Parents can take simple steps to reduce chance of sports injuries

April 17, 2013
SPRINGFIELD – According to the Centers for Disease Control, more than 2.6 million children up to the age of 19 are treated in the emergency room each year for sports and recreation-related injuries.

This, say physicians at Doctors Express Urgent Care Centers in Springfield and West Springfield, is a number that could be reduced if steps are taken to protect children before sending them out to compete.

According to the National Institute of Arthritis and Musculoskeletal and Skin Diseases (NIAMS), part of the National Institutes of Health, the most common sports-related injuries are those to the knees and Achilles tendons, sprains and strains, swollen muscles, fractures, dislocations, and shin splints. Also on the increase are concussions, with the Centers for Disease Control and Prevention (CDC) reporting a 60 percent rise in the number of sports and recreation-related traumatic brain injuries (TBIs) among children and adolescents over the past decade. Furthermore, the CDC estimates that while almost four million sports-related concussions are recognized every year, many times more go unrecognized.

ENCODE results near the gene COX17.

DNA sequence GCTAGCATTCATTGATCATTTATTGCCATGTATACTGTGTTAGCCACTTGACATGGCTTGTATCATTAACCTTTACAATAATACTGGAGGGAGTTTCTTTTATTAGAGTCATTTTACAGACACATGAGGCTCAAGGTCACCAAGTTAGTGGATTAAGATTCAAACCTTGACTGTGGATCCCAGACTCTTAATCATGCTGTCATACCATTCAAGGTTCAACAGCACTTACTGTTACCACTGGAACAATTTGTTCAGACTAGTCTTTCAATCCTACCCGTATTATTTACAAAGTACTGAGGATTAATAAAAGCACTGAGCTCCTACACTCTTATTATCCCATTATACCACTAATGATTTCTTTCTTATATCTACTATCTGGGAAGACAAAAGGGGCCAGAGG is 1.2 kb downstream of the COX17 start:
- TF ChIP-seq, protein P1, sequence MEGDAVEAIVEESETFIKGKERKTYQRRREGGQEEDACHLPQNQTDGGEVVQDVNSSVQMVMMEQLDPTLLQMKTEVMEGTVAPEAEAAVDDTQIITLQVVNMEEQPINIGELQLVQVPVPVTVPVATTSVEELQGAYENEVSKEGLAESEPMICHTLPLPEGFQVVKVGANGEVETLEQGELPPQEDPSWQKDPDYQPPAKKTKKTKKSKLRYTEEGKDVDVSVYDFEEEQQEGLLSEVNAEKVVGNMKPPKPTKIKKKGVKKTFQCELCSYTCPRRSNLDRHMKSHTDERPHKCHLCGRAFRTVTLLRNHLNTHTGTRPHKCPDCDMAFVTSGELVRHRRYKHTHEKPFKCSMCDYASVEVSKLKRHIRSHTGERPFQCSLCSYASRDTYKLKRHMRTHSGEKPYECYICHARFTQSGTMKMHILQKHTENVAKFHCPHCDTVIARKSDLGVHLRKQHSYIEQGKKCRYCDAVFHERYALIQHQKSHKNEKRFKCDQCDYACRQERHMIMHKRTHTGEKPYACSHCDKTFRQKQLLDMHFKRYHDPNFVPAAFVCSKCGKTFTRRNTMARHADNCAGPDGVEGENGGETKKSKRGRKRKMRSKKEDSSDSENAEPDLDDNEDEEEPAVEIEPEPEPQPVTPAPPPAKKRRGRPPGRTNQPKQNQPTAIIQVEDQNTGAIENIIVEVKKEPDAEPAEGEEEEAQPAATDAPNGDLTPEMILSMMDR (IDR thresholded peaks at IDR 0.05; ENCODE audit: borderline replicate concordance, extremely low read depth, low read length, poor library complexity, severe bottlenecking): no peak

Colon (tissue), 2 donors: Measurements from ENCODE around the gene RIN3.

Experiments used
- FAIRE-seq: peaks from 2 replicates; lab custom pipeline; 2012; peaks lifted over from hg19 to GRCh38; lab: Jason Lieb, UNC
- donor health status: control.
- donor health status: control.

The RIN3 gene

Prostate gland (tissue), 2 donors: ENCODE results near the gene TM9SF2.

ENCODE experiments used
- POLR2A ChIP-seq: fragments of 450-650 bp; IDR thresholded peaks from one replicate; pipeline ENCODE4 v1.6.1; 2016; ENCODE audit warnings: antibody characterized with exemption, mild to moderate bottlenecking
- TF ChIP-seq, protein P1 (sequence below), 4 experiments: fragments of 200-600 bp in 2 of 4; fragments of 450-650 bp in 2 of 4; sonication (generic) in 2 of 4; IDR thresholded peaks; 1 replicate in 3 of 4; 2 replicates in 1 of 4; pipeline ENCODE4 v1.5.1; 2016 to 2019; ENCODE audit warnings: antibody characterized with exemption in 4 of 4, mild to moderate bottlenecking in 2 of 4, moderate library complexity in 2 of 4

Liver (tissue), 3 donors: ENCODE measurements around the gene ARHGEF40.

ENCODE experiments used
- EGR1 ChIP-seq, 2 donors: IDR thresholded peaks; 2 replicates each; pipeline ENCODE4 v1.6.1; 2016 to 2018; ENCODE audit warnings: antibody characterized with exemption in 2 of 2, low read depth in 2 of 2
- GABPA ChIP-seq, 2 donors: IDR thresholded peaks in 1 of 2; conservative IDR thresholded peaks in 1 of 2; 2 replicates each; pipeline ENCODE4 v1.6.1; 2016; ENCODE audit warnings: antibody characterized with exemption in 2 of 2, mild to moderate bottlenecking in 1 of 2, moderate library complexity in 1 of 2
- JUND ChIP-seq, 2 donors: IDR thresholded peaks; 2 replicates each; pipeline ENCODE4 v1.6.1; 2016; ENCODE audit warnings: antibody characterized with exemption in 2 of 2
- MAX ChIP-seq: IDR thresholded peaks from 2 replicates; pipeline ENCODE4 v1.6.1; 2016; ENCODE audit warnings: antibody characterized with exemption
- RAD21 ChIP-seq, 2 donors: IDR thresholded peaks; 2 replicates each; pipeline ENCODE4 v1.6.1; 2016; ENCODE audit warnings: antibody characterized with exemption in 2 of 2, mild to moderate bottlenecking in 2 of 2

"Children are not miniature adults," Dr. Marie Vitale, medical director of Doctors Express, said.

"Their bodies are still growing and their growth plates – the areas of developing cartilage where bone growth occurs – are weak. They are far more susceptible to bone, muscle, tendon and ligament injuries than adults," she added.

So what is a parent to do? With most injuries the result of accidents, poor training practices, or improper use of gear and equipment, Doctors Express strongly advises families, athletes, and coaches to take the following steps:

• Make sure each child has a pre-participation physical evaluation every year prior to starting practice, and baseline testing to assess his or her balance and brain function. The results from baseline testing can be used for comparison during the season if an athlete has a suspected concussion.

• Make sure each child wears protective gear appropriate for the sport. This may include helmets, shin guards, mouth guards, ankle braces, footwear that fits properly, eye protection, and sunscreen.

• See that children remain hydrated during practices and games.

• Emphasize the importance of warming up and stretching. As little as 15 minutes of warm-ups such as jogging or walking can help loosen up cold muscles before play begins. Stretching conditions and lengthens muscles while increasing blood flow, helping to protect joints and muscles against wear and tear.

• Dispel the myth that "playing through" pain is an indicator of strength. Allowing a child to continue playing when they are in pain can cause long-term damage and make it much harder for the athlete to return to play.

If their child is injured, Doctors Express says a quick response can have a direct impact on the rate of recovery. Parents should bring their child in for a medical diagnosis right away and follow through on suggested treatment.

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